Spring is here and for me that means yard work and garden season along with fresh herbs and green vegetables to enjoy after a winter of "comfort foods" preserved, canned and put up from last year. It also means obese greedy thieving bunnies that want to intrude on my garden and that wonderful inner peace I find and feel when I step over the not-so bunny-proof rabbit fencing into my "garden space" .
It's been a long cold winter, with frigid temperatures, ice and more then enough snow to last a few years and I am excited to get started now that the clocks have sprung forward. ~ I am more then ready to get my hands back in the soil and my body back in the sun to rid myself of this cabin fever and the accompanying blues that hit us after a winter of bad weather.
While it snowed over the past few months, I have spent some time reading and exploring new and old gardening websites
and seed suppliers to gather what I will need for my summer gardening fun this season.
I had read about a new variety of "micro-melons" last fall called Pepquino's that I wanted to try this year so I began weeding through my many saved gardening favorites to find that link.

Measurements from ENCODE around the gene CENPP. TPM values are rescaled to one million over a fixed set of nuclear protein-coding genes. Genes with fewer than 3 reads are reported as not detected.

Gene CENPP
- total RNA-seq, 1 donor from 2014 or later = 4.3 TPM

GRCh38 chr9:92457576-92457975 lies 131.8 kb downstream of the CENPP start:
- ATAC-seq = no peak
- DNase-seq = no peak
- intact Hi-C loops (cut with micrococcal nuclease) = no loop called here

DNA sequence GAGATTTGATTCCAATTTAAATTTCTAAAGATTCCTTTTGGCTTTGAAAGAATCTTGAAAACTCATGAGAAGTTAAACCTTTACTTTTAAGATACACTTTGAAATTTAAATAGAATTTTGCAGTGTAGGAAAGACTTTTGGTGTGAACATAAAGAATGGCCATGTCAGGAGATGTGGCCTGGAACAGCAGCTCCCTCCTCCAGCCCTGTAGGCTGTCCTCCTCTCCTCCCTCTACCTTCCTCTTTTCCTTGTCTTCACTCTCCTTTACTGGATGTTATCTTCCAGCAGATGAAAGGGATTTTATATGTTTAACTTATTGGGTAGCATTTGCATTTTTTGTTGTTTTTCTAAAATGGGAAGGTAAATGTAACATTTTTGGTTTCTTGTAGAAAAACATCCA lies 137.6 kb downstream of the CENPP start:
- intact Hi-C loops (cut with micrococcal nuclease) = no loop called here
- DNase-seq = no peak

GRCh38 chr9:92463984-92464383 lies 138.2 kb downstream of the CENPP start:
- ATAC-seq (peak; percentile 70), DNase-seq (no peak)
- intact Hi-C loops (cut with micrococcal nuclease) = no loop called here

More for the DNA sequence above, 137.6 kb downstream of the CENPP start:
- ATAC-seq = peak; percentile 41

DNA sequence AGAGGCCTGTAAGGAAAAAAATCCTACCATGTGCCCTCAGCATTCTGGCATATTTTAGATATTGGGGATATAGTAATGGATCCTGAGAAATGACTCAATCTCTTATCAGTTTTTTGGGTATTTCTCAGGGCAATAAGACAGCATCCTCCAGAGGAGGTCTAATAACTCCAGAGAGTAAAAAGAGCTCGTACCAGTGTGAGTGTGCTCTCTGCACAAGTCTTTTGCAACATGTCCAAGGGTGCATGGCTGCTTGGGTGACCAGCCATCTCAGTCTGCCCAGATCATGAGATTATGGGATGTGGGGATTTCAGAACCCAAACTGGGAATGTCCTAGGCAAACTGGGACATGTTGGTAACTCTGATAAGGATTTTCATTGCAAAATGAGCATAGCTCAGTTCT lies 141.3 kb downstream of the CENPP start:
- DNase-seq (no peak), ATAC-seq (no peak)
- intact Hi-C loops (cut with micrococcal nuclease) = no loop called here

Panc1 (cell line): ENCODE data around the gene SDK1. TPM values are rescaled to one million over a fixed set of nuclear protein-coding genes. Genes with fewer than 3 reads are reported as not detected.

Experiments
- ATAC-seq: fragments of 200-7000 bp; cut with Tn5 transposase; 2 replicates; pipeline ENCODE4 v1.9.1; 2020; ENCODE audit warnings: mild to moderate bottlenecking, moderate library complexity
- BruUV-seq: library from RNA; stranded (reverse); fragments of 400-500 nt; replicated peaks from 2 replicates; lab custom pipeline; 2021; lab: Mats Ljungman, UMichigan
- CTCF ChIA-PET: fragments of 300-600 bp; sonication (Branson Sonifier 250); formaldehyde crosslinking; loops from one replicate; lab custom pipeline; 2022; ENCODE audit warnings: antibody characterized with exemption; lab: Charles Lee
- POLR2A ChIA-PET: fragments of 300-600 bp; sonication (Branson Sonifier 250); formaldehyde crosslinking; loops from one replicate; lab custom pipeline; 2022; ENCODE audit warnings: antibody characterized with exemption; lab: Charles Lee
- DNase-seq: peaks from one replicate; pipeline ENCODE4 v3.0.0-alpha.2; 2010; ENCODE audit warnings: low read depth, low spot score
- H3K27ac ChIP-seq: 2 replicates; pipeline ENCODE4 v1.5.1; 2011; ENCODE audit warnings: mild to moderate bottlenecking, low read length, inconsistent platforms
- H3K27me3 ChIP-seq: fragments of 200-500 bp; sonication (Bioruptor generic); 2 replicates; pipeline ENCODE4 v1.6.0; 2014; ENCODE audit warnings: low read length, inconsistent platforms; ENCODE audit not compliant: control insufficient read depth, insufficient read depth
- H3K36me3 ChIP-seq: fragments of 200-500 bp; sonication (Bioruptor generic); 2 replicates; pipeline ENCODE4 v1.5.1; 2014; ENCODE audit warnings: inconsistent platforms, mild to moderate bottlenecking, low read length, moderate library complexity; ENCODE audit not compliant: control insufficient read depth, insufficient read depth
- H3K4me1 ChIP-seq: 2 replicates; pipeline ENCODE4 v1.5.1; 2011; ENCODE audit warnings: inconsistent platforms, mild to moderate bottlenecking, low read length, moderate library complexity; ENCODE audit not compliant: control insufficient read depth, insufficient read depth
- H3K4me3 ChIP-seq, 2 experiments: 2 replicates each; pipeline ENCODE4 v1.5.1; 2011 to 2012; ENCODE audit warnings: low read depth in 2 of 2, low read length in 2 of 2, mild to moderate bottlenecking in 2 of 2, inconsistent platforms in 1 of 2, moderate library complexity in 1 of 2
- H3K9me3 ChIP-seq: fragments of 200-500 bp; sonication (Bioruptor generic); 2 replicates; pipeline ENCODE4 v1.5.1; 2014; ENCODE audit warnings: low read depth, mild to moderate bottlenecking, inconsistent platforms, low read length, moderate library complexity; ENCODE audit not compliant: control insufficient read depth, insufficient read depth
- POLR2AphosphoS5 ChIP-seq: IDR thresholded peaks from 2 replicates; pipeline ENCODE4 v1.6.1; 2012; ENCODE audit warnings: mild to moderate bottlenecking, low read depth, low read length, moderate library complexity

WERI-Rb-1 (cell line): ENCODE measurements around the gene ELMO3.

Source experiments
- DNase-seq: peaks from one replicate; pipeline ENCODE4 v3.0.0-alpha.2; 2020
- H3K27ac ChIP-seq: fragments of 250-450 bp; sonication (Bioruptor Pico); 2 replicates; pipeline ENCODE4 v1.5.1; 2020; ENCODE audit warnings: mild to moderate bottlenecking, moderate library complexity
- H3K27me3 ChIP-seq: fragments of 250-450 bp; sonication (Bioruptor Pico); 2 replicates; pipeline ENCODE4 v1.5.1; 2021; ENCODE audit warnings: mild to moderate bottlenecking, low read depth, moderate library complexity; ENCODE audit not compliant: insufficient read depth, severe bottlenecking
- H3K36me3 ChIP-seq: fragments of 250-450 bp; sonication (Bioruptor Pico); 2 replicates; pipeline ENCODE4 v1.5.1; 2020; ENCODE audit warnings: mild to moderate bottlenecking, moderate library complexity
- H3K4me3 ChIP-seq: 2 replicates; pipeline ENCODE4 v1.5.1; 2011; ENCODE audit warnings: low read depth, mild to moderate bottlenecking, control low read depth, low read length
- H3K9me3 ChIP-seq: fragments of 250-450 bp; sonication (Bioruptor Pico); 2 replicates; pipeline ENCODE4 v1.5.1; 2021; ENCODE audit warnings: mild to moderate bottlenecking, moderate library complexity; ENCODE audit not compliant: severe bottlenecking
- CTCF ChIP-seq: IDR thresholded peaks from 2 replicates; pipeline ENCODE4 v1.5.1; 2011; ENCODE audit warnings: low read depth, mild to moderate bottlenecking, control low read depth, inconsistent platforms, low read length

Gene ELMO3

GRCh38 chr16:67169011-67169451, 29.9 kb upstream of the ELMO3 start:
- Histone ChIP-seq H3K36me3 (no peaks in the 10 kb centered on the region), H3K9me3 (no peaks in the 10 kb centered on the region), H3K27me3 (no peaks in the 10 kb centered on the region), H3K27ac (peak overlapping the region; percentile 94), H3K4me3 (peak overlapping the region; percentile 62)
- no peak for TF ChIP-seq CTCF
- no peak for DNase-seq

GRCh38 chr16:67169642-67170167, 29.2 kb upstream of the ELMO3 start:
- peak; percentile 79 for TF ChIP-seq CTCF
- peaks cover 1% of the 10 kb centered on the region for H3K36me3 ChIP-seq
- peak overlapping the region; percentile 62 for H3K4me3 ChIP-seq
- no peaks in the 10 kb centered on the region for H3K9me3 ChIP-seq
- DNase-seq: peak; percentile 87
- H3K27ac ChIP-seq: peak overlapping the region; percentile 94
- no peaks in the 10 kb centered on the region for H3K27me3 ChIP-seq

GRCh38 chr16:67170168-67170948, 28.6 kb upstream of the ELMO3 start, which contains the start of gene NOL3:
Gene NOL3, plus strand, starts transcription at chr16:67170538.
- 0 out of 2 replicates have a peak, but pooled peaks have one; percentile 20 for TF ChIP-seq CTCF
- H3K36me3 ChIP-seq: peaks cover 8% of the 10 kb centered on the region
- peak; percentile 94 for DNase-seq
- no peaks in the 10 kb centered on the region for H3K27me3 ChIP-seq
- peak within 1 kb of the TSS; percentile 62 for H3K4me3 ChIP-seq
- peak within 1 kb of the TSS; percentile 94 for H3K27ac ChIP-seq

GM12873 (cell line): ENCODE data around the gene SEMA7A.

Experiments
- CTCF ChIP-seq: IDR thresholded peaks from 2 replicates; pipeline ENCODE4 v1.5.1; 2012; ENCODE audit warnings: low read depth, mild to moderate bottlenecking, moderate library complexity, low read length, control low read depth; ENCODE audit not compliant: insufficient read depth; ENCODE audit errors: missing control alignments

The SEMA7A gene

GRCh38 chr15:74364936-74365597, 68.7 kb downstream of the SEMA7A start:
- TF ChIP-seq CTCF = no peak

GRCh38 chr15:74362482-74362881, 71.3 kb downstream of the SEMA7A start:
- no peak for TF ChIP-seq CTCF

I have had a garden in some form all of my life and this year I wanted to plant or grow something different to share with my granddaughter and my nephews as our little summer project. That's when I ran across a couple links I had saved on "How to Grow a square watermelon
... Yes, square watermelons.
After much reading and studying and researching this subject I will share my finds in this forum. Perhaps others might want to give this a try. I am saving a bit of the costs by using recycled materials that I picked up at the Habitat for Humanity store. That was my first time there and they had exactly what I needed to duplicate the design for a few dollars that is shown here
at Growing Square Watermelons for $8.
The popularity of growing square watermelons is world-wide, even the Japanese
are mass producing these marvelous melons they say "will wow and amaze your neighbors" and they are profiting handsomely for their efforts and creativity to the tune of up to a hundred bucks a melon.
Researchers at US agricultural college's and universities have been experimenting with reshaping fruits and vegetables for many years.
I've also been told by school teacher friends that some elementary and middle school science books have instructions
on "How to grow square watermelons" ~ I figure if a fifth grader can do it - so can I.
Enjoy your summer gardening fun.